First it sounds like the low end boom/mush is greatly improved and I think there is better overall detail . I am curious how, where, and how much you cut the lows? i.e. the laundry list
But it also sounds like the mids and or upper mids are somewhat exaggerated, if not boosted by eq then because of "equal loudness contour " when when boosted by level becomes perceived to be more pronounced

Also your voice has a good bit of dynamic change and a certain grit in the mid range and is fairly pronounced in that range (which BTW is a good thing and helps make it more unique and by no means am I suggesting you change your singing style ) But that mid grit especially when you are pushing it dynamically can also can be easily become a bit to pronounced and almost sound like the beginning of distortion. And it competes directly with and can overpower that range in your guitar.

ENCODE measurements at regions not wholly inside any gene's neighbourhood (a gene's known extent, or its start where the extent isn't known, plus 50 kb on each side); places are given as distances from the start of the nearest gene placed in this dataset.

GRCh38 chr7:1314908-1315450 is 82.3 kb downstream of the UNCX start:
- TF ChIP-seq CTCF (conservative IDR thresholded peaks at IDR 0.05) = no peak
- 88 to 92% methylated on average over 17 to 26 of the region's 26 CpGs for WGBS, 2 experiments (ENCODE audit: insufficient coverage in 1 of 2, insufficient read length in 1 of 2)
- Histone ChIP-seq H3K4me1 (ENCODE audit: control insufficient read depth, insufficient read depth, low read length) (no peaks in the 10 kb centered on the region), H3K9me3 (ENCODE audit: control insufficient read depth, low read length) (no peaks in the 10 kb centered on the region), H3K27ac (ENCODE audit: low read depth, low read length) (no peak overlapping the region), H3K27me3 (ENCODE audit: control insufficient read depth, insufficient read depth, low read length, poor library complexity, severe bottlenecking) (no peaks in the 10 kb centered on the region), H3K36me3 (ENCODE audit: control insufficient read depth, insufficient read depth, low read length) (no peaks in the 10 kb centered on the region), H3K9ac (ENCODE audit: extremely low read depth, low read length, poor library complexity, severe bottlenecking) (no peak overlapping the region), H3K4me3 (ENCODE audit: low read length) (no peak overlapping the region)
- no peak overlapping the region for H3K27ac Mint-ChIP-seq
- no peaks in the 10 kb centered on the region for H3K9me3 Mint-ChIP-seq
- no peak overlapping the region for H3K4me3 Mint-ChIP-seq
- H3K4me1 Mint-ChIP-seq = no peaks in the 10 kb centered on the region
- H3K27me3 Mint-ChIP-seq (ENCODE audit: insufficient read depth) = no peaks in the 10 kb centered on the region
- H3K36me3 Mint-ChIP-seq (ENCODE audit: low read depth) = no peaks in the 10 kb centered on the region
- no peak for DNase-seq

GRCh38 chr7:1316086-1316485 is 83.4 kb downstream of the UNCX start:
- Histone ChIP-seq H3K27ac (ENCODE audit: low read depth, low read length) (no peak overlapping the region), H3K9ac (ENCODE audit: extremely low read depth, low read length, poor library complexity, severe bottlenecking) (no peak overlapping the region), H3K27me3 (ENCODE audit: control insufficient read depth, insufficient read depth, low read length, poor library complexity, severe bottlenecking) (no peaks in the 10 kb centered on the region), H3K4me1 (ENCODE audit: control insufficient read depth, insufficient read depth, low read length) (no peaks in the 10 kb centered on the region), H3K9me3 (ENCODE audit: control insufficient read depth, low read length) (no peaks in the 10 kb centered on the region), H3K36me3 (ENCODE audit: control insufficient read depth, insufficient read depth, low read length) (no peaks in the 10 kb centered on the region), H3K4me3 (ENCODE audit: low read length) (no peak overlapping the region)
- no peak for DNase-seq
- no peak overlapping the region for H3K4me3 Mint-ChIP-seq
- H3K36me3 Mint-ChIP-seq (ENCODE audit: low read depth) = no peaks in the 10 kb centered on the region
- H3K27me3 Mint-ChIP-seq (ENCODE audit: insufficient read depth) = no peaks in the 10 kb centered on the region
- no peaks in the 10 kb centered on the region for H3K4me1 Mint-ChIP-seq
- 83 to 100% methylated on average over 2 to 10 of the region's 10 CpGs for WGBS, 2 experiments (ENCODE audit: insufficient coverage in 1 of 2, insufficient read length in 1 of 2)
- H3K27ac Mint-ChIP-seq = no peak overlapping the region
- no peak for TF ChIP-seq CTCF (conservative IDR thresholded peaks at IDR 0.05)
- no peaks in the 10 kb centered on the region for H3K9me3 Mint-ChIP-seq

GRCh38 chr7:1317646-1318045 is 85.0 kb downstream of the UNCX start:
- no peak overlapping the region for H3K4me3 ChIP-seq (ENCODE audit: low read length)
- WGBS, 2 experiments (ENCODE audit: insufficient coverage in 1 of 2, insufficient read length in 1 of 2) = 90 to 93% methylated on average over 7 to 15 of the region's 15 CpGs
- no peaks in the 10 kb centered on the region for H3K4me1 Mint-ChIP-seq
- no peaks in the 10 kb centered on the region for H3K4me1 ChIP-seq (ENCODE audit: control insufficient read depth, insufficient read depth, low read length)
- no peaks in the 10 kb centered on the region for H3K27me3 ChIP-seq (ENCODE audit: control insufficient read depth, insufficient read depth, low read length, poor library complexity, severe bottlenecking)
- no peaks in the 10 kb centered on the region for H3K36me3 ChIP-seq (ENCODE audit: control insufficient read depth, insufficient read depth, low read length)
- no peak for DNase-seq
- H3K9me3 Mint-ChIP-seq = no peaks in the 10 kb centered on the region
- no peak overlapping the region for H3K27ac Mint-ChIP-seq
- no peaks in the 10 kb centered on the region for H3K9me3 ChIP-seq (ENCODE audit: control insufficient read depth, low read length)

Did you do any of the search, locate and cut technique I spoke of ?


If I were recording and mixing this song for you . I would use my standard procedure (and what all my templates reflect) all audio tracks would have a multi-band parametric EQ (in the first plug in position) and Compressor (in the second plugin position)

For tracking/recording the EQ would be bypassed but on your vocal (depending on the dynamic swing I was seeing in the levels) I might record with the comp engaged on your vocal, set to only a 2:1 ratio, a medium to slow attack, medium or slightly quicker release and no gain.
Or if I was given these raw tracks and was only mixing. On the vocal track I would have a Comp in the first position, an EQ second and a second Comp in the third position. I would set the first comp like above as tracking comp. Then I would search and slightly cut the most pronounced grit with EQ, then depending on how that sounded like, I might use the second Comp with something like a 2:1 or 4:1 ratio, slow attack and medium release

On your guitar I would record dry but when mixing would find frequency the most "Honk" and cut slightly - 2 to -4 db
I would also consider using a slight bit of reverb in parallel and send both the vocal and git tracks